USDA Commits to Nutrition Assistance for Puerto Rico

On August 16, the U.S. Department of Agriculture announced a 23% increase – worth $463.8 million in annual funding – for nutrition assistance in the U.S. territory on Puerto Rico effective October 1, 2021.

This increase – conducted nationwide – was driven by a Congressionally-mandated re-evaluation of the Thrifty Food Plan, a data-driven estimate of the cost of a nutritious, practical, cost-effective diet. The 2018 Farm Bill directed USDA to modernize the Thrifty Food Plan, which plays a critical role in determining benefit amounts for some federal nutrition assistance programs.

Although Puerto Rico’s increase is substantial, the Supplemental Nutrition Assistance Program (SNAP), a federal entitlement available to residents of the 50 states, provides more generous benefits to its recipients.

American Rescue Plan Funding

Earlier this month, the U.S. Department of Agriculture’s Food and Nutrition Service (FNS) also announced $966.12 million in additional annual nutrition assistance funds for Puerto Rico.

Nearly half the residents of Puerto Rico rely on the Nutrition Assistance Program (NAP), the Island’s equivalent of SNAP (food stamps) in the States.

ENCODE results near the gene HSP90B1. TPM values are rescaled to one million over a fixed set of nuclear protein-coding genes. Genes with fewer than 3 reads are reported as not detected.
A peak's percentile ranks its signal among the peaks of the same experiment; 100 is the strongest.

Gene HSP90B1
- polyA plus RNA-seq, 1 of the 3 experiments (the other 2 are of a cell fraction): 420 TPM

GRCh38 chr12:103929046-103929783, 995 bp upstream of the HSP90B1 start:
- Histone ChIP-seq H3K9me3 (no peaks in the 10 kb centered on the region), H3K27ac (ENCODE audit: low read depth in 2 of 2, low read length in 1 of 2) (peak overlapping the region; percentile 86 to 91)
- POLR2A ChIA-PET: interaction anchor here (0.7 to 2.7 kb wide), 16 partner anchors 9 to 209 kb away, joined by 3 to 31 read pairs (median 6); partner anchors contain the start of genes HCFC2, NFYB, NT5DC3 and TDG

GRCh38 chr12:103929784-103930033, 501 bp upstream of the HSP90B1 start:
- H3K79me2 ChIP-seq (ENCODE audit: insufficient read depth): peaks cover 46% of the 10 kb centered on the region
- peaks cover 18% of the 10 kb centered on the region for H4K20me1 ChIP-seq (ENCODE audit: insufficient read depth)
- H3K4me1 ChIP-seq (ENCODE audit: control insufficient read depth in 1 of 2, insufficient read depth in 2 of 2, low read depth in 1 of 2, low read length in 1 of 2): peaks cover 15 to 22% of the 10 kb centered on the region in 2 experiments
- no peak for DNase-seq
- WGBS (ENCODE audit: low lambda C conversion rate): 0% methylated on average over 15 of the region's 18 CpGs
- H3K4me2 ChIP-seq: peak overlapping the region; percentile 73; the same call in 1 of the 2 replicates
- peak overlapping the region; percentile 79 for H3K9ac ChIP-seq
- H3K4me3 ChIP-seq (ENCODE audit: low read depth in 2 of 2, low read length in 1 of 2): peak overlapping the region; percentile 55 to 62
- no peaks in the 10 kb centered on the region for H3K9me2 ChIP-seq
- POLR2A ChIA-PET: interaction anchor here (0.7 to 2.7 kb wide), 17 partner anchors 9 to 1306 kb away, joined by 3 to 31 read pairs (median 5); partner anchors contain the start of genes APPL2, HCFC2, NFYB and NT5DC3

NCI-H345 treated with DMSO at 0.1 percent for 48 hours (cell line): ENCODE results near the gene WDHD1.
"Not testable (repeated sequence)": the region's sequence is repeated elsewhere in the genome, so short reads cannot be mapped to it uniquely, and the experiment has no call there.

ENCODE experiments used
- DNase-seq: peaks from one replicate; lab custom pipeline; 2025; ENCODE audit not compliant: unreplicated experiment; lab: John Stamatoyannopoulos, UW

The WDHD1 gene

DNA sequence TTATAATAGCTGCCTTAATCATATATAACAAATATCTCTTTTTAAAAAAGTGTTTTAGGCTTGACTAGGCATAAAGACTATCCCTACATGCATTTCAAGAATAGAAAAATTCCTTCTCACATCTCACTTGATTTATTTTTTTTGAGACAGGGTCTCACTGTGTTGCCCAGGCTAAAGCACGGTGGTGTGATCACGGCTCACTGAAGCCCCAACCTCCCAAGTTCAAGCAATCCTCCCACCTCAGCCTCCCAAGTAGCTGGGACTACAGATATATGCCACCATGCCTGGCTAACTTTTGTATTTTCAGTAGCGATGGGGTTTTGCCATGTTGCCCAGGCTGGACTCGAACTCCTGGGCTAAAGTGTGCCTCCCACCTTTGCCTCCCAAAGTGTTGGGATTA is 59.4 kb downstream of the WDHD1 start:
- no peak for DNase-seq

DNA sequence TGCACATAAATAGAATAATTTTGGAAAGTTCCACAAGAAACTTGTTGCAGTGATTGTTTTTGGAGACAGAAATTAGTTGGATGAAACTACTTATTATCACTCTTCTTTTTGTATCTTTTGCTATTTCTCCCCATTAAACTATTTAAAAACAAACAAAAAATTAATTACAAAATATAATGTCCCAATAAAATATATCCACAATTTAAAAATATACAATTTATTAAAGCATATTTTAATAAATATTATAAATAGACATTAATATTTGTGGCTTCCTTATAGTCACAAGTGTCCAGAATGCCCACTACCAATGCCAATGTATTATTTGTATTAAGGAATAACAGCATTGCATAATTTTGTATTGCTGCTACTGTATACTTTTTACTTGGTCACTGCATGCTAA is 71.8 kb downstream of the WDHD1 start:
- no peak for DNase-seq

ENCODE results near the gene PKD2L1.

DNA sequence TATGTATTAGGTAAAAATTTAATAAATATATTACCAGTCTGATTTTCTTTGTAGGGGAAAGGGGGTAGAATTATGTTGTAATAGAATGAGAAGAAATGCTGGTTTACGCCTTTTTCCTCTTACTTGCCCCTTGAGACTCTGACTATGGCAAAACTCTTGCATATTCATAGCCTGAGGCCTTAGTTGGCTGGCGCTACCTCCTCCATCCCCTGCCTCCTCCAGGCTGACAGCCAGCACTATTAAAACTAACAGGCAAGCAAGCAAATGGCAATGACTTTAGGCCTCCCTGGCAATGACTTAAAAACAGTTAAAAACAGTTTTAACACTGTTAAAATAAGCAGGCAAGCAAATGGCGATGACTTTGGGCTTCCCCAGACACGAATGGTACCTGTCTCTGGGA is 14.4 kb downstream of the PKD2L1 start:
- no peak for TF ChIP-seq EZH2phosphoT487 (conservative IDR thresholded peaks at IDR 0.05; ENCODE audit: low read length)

The funds are part of the American Rescue Plan.

“As part of President Biden’s commitment to deliver economic relief and ensure every family can afford to put food on the table, today’s actions will provide much-needed support for those who need it most,” said USDA Food Nutrition Service Mid-Atlantic Region Administrator Dr. Patty Bennett. “This additional nutrition assistance funding will help Puerto Ricans feed their families.”

What difference will the funds make?

The new funds will provide an additional $11 per month for as much as one year, for households with elderly residents. All households eligible for NAP will also receive an additional $58 per month. The current amount received under the NAP program is $112 for a one-person household.

In the States, the USDA is providing an extra $28 per person, per month.

A recent survey found that COVID-19 has increased food insecurity in Puerto Rico from one third to 40% of households. Even before Hurricane Maria, Puerto Rico imported 85% of the food eaten on the Island.

The hurricane devastated Puerto Rico’s agriculture. According to the USDA, the territory lost 37% of its farms and 80% of crops. The territory is working to increase food grown on the Island.

NAP helps to bridge the gap, but the amounts provided are lower in Puerto Rico than in any State. The additional funds will make a difference.

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